Arnold Kling  

Comment of the Week, 2003-07-02

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In the discussion of perspectives on Social Security, I suggested that wages tend to rise with productivity, so that indexing Social Security to wages leads to higher benefits than indexing it to prices. Eric Krieg asked,


Arnold, why are wages and productivity neccessarily linked? Could international competition ensure that wages are static while productivity soars? Or could the opposite happen?

I think that in some of the classic models of international trade, in which "labor" is homogeneous and "capital" is homogeneous, you can get the result that when you open up trade between a high-wage country and a low-wage country, the workers in the high-wage country see their wages decline. Allowing more immigration would have a similar effect.

However, my instinct is to believe that immigration will not drive down real wages. I think that with heterogeneous labor, a native worker might be displaced to another industry, but this would not necessarily mean having to take a lower wage. But it probably depends on the how the consumption pattern of the immigrants affects the demand for skills, and how this in turn fits in with the skills of workers who are displaced. I do not see an unambiguous conclusion emerging.

Since this raised a new issue, feel free to post comments on this thread.


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COMMENTS (11 to date)
David Thomson writes:

"I suggested that wages tend to rise with productivity"

Even if wages do not raise---one should be able to purchase more with the same level of income. Isn't this more important? Moreover, I wonder if America is subtly becoming the country where just about everybody can earn the minimun required to live a decent life.

Do you realize how inexpensive food has beome? A good used car can be bought for a very modest sum. Even renting an apartment or owning a home can often be affordable. Only possible medical problems remain a legitimate threat. What is the unavoidable price tag for all this affluence? Might it be a willingeness to accept job changes when the gods of creative destruction demand their human sacrifices?

Bernard Yomtov writes:

What mechanism could make this happen? If productivity is higher than wages why aren't wages bid up? That's the Econ 101 version anyway.

Eric Krieg writes:

Aren't we seeing a situation right this minute where productivity is rising strongly, but demand is weak? There is a jobless recovery, in which I would expect to see no wage growth.

I don't see why wages have to be directly linked to productivity. I see how productivity can be linked to wages, but I don't see WHY they have to be linked.

David Thomson writes:

"What mechanism could make this happen? If productivity is higher than wages why aren't wages bid up? That's the Econ 101 version anyway."

Wages do not have to be up. There is only one thing that matters: the increase in one's buying power! Can you purchase more stuff with the same amount of money? And the answer to this is a definite yes. I am amazed, for instance, how inexpensive TVs, DVD players, microwaves, and so many other items are today. I can well remember when they were major purchases.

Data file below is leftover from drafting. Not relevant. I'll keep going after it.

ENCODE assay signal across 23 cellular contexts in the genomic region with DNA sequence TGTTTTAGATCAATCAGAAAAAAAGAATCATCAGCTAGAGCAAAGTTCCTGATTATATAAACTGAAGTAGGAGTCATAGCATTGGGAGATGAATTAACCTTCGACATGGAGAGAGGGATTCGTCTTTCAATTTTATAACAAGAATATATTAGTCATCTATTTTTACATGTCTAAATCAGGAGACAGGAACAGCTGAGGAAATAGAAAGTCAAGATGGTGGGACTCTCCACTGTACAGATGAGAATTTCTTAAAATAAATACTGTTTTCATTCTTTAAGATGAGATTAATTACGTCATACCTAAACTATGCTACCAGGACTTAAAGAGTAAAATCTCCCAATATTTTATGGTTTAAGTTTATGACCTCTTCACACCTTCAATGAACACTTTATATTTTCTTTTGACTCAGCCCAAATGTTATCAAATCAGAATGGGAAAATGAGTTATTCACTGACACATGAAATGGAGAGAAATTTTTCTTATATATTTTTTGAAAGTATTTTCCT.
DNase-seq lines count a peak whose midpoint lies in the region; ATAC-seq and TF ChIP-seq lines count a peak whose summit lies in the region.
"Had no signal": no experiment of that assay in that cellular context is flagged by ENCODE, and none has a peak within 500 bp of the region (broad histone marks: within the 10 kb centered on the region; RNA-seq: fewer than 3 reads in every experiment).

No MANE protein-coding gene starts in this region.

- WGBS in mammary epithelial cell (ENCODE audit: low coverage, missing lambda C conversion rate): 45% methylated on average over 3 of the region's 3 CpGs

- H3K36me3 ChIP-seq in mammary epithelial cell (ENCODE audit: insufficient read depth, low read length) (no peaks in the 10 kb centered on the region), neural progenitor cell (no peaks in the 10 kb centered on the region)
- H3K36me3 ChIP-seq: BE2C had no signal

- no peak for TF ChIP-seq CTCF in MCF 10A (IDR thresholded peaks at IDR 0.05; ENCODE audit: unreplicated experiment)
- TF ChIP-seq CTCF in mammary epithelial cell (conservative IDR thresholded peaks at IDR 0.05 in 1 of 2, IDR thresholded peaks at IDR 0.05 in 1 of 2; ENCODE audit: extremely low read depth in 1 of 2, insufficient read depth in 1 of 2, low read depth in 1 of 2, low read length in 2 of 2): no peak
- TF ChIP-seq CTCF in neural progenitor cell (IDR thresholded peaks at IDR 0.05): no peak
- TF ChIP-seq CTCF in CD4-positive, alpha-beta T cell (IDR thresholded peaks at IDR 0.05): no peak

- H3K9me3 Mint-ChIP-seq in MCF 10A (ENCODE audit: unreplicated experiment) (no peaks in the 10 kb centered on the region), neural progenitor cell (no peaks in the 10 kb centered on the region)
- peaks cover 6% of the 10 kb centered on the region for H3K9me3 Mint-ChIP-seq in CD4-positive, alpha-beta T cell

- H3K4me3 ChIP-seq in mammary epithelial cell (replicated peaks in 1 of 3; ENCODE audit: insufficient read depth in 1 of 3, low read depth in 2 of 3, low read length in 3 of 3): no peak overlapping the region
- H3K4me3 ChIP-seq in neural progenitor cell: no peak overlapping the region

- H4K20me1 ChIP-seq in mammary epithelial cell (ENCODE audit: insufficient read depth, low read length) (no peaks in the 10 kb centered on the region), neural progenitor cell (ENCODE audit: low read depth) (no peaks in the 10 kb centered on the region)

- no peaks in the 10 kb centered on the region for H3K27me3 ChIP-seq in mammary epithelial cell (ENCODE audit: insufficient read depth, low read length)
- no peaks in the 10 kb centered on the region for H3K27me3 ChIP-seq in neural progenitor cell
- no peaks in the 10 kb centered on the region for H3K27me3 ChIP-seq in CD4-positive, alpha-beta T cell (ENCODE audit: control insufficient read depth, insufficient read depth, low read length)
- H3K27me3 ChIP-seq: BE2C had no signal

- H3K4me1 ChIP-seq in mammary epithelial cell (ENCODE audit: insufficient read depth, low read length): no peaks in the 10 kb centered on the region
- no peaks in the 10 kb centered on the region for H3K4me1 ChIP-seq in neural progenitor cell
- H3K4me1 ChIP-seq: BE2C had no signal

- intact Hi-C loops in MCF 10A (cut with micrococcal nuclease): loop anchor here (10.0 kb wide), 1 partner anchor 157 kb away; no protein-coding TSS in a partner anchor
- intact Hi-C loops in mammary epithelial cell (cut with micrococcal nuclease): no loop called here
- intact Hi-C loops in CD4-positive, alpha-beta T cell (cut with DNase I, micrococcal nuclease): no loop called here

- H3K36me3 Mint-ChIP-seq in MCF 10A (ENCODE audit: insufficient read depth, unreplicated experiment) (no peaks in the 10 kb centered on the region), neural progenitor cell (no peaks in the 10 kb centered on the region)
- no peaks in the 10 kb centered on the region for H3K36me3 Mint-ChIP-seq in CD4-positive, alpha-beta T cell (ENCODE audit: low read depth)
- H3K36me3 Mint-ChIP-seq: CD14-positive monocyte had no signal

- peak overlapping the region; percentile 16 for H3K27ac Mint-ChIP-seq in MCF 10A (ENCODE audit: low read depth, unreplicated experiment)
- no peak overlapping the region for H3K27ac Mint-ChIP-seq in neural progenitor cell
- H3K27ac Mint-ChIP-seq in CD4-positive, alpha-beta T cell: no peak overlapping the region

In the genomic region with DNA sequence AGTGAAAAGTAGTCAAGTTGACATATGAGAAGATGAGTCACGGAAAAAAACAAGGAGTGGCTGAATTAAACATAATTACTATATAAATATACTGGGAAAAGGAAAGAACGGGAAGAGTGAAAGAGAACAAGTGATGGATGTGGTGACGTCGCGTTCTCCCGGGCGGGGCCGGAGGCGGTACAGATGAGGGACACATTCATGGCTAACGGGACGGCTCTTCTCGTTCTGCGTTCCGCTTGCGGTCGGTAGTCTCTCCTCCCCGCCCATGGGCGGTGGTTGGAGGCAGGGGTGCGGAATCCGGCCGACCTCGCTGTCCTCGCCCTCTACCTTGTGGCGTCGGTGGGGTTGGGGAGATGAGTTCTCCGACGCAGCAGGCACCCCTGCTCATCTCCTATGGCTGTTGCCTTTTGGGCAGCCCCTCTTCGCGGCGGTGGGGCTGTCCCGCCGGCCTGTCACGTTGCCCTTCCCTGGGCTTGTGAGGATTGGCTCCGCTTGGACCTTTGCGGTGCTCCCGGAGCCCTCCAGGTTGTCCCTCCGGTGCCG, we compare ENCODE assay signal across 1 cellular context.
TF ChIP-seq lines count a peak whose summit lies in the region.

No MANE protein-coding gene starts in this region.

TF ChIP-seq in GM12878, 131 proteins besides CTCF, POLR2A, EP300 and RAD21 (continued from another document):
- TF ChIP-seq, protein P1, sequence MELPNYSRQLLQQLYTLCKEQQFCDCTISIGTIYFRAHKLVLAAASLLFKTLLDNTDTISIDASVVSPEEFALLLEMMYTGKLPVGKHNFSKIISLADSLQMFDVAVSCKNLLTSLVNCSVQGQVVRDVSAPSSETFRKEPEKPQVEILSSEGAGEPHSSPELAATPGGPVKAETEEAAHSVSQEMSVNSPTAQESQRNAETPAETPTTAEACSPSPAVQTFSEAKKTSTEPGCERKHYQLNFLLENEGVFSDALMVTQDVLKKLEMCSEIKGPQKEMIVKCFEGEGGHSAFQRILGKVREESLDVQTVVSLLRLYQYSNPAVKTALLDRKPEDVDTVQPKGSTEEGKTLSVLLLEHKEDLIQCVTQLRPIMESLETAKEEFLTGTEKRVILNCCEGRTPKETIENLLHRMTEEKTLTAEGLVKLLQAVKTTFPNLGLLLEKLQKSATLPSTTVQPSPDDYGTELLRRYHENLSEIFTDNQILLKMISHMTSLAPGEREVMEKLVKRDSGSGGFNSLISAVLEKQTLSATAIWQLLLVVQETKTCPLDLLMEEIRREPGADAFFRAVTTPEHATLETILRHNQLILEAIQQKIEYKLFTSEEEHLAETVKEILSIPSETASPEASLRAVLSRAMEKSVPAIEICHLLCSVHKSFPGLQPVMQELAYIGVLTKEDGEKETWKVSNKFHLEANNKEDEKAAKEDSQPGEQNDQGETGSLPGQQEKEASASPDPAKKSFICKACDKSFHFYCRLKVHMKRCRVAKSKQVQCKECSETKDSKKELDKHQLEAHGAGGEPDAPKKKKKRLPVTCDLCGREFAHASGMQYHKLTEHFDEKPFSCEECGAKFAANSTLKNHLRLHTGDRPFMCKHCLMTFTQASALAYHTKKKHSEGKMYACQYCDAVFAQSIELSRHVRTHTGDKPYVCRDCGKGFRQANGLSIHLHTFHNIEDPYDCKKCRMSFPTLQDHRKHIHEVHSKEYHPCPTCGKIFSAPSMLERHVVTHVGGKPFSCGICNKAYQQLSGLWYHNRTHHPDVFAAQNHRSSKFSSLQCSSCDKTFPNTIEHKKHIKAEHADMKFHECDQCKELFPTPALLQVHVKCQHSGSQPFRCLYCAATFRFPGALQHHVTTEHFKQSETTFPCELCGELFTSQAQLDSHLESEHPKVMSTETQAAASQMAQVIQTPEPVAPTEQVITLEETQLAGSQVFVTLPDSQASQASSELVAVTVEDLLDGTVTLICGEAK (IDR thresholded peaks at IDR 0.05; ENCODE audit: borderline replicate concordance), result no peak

Bernard Yomtov writes:

Wages have to be linked to productivity. The reason employers hire workers is that the workers' product is worth more than the wage. As long as that's true, employers will hire more workers.

It's the value of the product, not physical quantity, that matters. That's why turning out more DVD's doesn't help if the price of DVD's is way down. Back to Econ 101: wage rate equals marginal revenue product.

I know the world is more complex than that, but it does seem obvious that there has to be a pretty substantial link between wages and productivity.

Eric Krieg writes:

>>Back to Econ 101: wage rate equals marginal revenue product

Bernard Yomtov writes:

Because employers are presumed to be rational profit-seekers.

As long as workers can be hired for less than they contribute hiring will continue, and wages will rise.

Eric Krieg writes:

Bernard, I understand the theory. But I don't understand how the theory can be made to apply to what is happening now.

Right now demand is weak. To expand production (and thus, jobs) requires price cuts (ask GM). Cutting prices results in LESS profit per unit. So the productivity increases are being refunded to consumers, not to workers.

Or productivity in and of itself is used to increase production, without adding workers, without touching wages. Prices fall accordingly.

Or maybe productivity is used to maintain a certain level of prodution, and jobs and wages are cut.

I think that the failure of the theory is because of the un-historic nature of this recession. When have we ever had a recession like this, where productivity is maintained throughout? We're in uncharted territory.

Eric Krieg writes:

http://www.businessweek.com/bwdaily/dnflash/jul2003/nf2003079_3133_db042.htm

Productivity does not always result in higher wages.

Bernard Yomtov writes:

Eric,

Let's be careful about whether we are talking about physical productivity - widgets/hour - or economic productivity - value of widgets produced per hour.

I am unfamiliar with current productivity figures, so I don't feel comfortable making any strong statements, but it is the value that counts. More specifically it is the marginal value, not the average value - what it gets you to produce one more widget. If demand is weak and you have to lower prices to sell another widget, then adding a worker may be costly, even though workers' average productivity is high.

I don't know that that's what's going on.

Eric Krieg writes:

>>physical productivity - widgets/hour - or economic productivity - value of widgets produced per hour

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